New York state's proposed housing subsidy for the HIV-positive has a major foe: Michael Bloomberg. The New York City mayor is urging Gov. David Paterson to veto the bill that would offer greater rent relief to more than 11,000 New York City residents with HIV/AIDS.
The city just can't afford it, the mayor's office tells The New York Times.
The bill would mean that low-income people receiving housing assistance from the city’s H.I.V./AIDS Services Administration would be required to spend no more than 30 percent of their income on rent. Despite the city’s current subsidy, many beneficiaries of the program still spend more than half of their income on rent. The office of Mayor Michael R. Bloomberg, which sent a memo to senators in January opposing the bill, said that the city would spend $150 million on the program this fiscal year, and that the new measure would cost it an additional 10 percent. Yet paying more toward low-income tenants’ rent would result in fewer evictions and fewer placements in emergency housing, both of which are expensive, according to Senator Tom Duane, the Democrat from Manhattan who sponsored the bill.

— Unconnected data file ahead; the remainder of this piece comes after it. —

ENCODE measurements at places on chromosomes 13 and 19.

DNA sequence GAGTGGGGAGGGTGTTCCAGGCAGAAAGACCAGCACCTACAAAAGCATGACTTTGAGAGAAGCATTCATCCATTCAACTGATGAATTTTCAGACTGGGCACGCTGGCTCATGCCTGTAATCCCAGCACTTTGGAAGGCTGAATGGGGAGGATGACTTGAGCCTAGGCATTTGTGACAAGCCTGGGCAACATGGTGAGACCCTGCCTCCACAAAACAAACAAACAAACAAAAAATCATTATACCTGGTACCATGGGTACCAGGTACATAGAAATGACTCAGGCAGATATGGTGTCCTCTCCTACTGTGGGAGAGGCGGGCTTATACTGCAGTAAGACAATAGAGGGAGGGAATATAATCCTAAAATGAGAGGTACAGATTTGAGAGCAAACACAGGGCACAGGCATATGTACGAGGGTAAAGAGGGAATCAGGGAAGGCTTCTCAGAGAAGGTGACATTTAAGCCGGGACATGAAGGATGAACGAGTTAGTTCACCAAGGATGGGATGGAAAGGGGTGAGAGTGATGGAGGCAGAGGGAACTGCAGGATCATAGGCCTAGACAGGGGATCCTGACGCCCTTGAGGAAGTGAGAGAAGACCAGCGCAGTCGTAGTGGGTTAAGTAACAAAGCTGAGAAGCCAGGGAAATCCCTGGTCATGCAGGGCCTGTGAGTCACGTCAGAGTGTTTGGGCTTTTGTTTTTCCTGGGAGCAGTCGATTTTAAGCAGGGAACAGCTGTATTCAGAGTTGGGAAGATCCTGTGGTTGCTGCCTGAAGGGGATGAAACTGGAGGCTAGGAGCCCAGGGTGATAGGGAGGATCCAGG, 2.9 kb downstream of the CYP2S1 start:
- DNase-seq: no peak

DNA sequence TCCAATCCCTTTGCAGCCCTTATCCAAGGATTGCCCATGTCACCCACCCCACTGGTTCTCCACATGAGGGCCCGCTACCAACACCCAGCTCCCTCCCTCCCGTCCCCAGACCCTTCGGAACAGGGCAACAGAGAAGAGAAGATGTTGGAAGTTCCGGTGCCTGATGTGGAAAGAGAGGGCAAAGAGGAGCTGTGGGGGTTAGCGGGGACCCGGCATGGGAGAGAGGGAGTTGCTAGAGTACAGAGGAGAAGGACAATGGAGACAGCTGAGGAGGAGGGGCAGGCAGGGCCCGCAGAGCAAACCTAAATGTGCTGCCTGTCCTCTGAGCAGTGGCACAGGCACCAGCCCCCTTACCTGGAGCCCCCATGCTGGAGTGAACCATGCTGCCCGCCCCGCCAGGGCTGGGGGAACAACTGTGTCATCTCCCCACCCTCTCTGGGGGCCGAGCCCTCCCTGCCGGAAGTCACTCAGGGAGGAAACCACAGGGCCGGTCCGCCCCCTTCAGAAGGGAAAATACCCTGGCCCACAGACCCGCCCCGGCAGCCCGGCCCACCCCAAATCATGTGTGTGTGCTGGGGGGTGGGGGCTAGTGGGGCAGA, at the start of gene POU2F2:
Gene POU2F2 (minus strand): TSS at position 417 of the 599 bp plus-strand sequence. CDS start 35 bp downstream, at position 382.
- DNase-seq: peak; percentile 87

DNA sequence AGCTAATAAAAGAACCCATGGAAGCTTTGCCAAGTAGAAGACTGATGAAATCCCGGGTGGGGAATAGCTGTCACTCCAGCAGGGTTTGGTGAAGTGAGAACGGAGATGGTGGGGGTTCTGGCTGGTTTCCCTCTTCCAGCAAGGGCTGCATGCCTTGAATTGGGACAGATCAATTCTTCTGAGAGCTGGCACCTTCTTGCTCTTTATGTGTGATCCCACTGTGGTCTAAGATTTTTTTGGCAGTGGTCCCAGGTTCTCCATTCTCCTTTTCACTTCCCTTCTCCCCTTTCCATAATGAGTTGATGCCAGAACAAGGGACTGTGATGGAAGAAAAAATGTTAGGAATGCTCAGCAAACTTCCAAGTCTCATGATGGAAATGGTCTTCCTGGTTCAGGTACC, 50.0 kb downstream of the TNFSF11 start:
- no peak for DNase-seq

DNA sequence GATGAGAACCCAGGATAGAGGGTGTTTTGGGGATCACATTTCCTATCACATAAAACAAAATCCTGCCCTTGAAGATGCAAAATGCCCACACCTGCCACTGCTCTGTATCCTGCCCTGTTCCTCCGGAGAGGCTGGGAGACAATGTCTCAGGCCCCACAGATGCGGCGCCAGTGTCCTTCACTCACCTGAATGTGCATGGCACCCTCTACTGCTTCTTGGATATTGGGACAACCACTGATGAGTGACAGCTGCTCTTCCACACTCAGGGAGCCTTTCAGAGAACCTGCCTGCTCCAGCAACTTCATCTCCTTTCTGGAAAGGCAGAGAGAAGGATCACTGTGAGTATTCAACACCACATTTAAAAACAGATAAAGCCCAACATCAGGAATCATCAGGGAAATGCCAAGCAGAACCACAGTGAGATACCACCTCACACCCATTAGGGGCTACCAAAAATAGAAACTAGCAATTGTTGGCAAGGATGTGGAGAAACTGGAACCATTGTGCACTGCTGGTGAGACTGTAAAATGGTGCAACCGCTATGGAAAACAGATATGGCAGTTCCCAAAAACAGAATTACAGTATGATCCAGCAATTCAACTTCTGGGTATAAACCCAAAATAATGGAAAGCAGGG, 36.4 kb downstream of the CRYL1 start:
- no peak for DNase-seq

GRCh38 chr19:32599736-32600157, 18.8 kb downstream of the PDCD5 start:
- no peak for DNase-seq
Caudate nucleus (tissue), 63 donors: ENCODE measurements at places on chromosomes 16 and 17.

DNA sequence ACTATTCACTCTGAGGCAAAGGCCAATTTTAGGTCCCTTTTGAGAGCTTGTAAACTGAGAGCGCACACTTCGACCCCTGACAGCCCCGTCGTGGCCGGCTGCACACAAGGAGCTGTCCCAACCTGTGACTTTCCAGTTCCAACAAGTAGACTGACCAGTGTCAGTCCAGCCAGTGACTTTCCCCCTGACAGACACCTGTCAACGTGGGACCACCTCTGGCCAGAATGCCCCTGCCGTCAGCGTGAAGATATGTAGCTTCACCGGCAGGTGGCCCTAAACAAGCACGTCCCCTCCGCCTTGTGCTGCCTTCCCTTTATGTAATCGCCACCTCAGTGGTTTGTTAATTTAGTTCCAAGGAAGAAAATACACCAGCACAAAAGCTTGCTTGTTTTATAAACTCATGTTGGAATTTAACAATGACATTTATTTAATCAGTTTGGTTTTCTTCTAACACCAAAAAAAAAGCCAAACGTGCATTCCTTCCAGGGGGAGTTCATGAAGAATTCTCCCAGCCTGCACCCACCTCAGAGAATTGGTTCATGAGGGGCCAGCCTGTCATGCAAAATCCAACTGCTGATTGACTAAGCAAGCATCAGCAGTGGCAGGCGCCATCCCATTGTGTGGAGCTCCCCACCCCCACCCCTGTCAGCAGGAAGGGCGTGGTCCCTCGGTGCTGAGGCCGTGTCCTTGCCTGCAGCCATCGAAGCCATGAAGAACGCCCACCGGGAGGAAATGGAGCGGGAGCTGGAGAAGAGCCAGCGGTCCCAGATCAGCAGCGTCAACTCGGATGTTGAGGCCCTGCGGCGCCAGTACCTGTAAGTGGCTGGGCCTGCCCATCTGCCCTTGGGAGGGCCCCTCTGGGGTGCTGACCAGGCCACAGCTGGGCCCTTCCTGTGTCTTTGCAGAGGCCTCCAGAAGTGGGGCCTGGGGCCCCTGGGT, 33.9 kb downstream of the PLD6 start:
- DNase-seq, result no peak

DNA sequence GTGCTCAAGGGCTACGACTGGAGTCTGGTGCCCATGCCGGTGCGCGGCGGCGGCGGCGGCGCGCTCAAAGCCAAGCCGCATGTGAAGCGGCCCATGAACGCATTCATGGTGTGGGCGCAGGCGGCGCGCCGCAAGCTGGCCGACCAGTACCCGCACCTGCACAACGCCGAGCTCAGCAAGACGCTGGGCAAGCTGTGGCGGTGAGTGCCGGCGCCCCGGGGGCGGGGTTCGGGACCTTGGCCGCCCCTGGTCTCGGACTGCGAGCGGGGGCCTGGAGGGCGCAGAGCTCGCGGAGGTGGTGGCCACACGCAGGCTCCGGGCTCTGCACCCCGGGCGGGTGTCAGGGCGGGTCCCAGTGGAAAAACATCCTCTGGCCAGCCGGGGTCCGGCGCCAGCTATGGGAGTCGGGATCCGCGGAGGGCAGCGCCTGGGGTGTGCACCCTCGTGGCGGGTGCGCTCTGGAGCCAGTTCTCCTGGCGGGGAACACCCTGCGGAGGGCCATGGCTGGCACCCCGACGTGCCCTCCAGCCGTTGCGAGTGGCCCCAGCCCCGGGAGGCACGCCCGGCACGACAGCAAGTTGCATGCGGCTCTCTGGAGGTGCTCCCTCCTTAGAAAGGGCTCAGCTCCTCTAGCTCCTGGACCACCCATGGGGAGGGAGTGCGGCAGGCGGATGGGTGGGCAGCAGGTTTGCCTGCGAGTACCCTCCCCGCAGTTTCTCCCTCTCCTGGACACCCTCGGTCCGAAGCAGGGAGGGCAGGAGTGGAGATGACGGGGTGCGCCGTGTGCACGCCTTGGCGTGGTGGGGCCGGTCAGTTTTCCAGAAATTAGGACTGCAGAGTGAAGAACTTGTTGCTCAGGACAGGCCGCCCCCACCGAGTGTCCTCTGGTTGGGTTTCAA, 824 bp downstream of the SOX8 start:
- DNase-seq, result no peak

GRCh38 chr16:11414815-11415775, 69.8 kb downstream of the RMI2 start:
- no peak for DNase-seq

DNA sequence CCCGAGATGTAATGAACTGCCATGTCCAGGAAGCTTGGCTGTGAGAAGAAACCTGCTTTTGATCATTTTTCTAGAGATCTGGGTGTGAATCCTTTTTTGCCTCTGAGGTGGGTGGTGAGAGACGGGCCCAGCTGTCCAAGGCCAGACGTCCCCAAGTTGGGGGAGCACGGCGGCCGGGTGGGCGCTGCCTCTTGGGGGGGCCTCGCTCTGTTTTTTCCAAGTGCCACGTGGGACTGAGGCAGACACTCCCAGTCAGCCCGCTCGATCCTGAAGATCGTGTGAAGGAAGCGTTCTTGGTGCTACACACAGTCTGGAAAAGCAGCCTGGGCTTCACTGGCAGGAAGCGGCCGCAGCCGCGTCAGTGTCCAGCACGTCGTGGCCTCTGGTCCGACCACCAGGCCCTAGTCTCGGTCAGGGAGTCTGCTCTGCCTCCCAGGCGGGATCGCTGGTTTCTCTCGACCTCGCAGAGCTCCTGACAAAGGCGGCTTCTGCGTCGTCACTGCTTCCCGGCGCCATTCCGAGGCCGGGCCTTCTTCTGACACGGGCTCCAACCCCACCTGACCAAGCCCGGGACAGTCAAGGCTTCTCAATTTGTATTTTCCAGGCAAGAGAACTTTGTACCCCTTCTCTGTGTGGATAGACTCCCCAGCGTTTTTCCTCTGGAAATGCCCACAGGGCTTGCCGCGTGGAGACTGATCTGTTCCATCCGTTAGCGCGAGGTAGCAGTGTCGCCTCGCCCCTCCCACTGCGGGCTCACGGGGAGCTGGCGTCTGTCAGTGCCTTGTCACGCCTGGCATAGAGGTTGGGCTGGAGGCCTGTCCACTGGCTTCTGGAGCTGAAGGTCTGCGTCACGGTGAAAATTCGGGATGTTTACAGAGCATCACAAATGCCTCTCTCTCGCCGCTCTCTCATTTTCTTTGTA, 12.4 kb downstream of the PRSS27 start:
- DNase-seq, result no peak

Independent analysts calculate the new law would cost the city and state an extra $19 million a year and result in $20 million in annual savings. On the other hand, Bloomberg didn't have a problem finding $41 million for his proposed Governors Island beautification project. Priorities, priorities ...
The bill passed the Assembly by 84 to 54 and the Senate by 42 to 19. During last July's Senate vote, you may recall that Sen. Duane delivered an angry and emotional 3am floor speech reminding people of the horrors of the 1980s AIDS epidemic.
Governor Paterson says he will sign the bill.